Lentiviral Mediated Gene Therapy for Pyruvate Kinase Deficiency

J L Lopez-Lorenzo(1) A J Shah(2,3,4) S Navarro(5,6,7) O Quintana-Bustamante(5,6,7) J Sevilla(8) L Llanos(1) B Perez de Camino Gaisse(1) S Sanchez(1) B Glader(3,4) M Chien(3,4) B C Beard(9) K M Law(9) M Zeini(9) G Choi(9) E Nicoletti(9) G R Rao(9) M G Roncarolo(2,3,4) J A Bueren(5,6,7) J Schwartz(9) J C Segovia(5,6,7)

1:Hospital Universitario Fundación Jiménez Díaz, MAdrid, Spain; 2:Center for Definitive and Curative Medicine, Stanford University, Stanford, CA, USA; 3:Div. of Pediatric Hematology/Oncology/Stem Cell Transplant and Regenerative Medicine, Stanford University School of Medicine, Stanford, CA; 4:Stanford Children's Hospital, Palo Alto, CA, USA; 5:Unidad de Innovación Biomédica, Centro de Investigaciones Energéticas, Medioambientales y Tecnológicas, Madrid, Spain; 6:Centro de Investigación Biomédica en Red de Enfermedades Raras, Madrid, Spain; 7:Unidad Mixta de Terapias Avanzadas, Instituto de Investigación Sanitaria Fundación Jiménez Díaz, Madrid, Spain; 8:Hematología y Hemoterapia, Fundación para la investigación Biomédica HIUNJ, Hospital Infantil Universitario Niño Jesús, Madrid, Spain; 9:Rocket Pharmaceuticals, Inc., Cranbury, NJ, USA

Pyruvate kinase deficiency (PKD) is a rare inherited hemolytic anemia caused by mutations in the PKLR gene resulting in decreased red cell pyruvate kinase activity and impaired erythrocyte metabolism. Manifestations include anemia, reticulocytosis, splenomegaly and iron overload, and may be life-threatening. Current treatments are palliative with significant side effects. Preclinical studies in a clinically relevant PKD murine model demonstrated that infusion of gene-modified bone marrow (BM) cells may ameliorate PKD phenotype. Based on these preclinical data, a global Phase 1 clinical trial RP-L301-0119 (NCT04105166) is underway to evaluate the feasibility and safety of lentiviral mediated gene therapy. Six patients with severe PKD (defined as severe and/or transfusion-dependent anemia despite prior splenectomy) will be enrolled. Peripheral blood (PB) hematopoietic stem cells (HSCs) are transduced with PGK-coRPK-WPRE lentiviral vector (LV) and cryopreserved. Following release testing of the investigational product (RP-L301), patients receive myeloablative conditioning. RP-L301 is then thawed and infused. Patients are followed for safety assessments and efficacy parameters including PB and BM genetic correction and clinically significant improvement in anemia.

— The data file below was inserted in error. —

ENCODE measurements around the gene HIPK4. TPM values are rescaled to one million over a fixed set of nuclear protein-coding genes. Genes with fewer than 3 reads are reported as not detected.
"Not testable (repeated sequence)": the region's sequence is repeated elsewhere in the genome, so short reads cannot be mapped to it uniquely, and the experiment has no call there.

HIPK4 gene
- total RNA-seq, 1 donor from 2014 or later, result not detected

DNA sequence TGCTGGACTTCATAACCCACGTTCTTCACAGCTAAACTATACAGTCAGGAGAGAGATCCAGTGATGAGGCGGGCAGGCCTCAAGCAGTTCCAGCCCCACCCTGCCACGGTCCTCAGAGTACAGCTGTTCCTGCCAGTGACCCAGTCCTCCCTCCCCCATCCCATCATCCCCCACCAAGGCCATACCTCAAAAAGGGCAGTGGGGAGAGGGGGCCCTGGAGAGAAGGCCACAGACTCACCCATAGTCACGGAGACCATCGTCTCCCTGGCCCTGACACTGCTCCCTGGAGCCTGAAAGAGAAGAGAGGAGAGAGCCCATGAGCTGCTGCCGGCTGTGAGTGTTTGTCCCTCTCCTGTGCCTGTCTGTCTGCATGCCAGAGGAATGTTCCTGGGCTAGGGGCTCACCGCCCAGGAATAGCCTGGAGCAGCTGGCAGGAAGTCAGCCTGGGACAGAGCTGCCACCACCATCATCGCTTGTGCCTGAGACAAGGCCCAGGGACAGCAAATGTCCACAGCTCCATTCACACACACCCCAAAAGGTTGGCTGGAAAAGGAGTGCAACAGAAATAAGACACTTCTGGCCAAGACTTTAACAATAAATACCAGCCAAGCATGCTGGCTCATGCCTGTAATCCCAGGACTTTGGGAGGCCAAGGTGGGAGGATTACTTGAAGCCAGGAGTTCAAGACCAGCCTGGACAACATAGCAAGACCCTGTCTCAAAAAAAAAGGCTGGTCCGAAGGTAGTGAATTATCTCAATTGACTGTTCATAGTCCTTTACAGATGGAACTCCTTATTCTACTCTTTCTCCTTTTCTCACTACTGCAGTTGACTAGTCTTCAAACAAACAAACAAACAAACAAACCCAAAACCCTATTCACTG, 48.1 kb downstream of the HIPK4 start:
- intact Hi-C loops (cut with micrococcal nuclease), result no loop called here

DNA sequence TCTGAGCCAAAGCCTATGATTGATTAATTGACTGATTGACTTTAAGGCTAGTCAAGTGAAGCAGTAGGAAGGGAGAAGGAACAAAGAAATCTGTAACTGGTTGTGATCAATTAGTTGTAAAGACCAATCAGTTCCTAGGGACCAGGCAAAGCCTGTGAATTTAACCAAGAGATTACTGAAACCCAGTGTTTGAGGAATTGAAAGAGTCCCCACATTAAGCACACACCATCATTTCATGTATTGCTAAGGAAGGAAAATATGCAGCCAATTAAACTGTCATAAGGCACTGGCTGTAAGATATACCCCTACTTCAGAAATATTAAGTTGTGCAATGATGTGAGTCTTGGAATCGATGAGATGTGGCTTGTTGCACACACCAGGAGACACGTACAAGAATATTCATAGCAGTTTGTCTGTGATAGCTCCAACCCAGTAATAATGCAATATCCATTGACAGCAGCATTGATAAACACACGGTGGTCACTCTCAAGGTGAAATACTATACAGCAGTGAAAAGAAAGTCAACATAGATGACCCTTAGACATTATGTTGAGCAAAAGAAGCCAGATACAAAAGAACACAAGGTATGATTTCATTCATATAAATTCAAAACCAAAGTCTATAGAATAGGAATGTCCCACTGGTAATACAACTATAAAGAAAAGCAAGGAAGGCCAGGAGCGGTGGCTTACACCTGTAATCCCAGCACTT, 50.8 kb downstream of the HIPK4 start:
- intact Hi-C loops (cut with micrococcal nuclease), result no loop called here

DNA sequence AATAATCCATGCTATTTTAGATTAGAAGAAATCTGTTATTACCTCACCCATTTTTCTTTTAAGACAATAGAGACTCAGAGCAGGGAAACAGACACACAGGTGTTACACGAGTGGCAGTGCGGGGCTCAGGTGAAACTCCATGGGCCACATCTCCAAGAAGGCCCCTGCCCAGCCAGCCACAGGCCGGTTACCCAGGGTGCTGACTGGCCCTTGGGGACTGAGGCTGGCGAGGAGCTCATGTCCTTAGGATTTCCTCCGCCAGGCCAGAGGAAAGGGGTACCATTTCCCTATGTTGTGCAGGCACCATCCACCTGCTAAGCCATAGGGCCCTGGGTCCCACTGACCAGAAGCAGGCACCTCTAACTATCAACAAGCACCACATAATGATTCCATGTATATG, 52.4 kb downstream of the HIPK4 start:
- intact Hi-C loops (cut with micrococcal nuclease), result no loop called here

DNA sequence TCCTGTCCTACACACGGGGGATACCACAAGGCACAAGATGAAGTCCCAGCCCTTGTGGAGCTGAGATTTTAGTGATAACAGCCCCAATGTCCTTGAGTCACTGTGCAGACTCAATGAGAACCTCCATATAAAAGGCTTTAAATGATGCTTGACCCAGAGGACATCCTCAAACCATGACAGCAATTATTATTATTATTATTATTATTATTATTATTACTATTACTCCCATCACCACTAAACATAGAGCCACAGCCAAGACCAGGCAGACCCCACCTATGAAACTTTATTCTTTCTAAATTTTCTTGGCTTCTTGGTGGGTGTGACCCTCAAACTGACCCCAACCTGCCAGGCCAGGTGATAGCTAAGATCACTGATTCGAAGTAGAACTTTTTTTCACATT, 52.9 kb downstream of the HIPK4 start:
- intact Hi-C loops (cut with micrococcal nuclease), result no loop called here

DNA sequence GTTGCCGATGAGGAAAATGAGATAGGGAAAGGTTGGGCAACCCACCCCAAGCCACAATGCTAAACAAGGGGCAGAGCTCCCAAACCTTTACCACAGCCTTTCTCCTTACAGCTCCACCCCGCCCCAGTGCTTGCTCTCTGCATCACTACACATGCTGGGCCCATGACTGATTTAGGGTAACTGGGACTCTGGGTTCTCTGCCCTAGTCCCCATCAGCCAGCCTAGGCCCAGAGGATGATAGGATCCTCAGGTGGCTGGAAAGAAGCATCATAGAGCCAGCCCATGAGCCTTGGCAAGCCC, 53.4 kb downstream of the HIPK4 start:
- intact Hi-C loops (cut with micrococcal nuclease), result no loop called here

So far, two adult patients have been treated. Despite baseline hemoglobin (Hb) levels in the 7.0-7.5 g/dL range and substantial prior transfusion burden, both patients displayed normal-range hemoglobin (Hb), improved hemolysis markers, and have required no red blood cell transfusions post-engraftment. PB mononuclear cell VCNs for both patients were >2.0. No RP-L301 related serious adverse events have been observed after 18 months follow-up. In conclusion, , lentiviral gene therapy has shown to be  safe and efficacious for the treatment of PKD.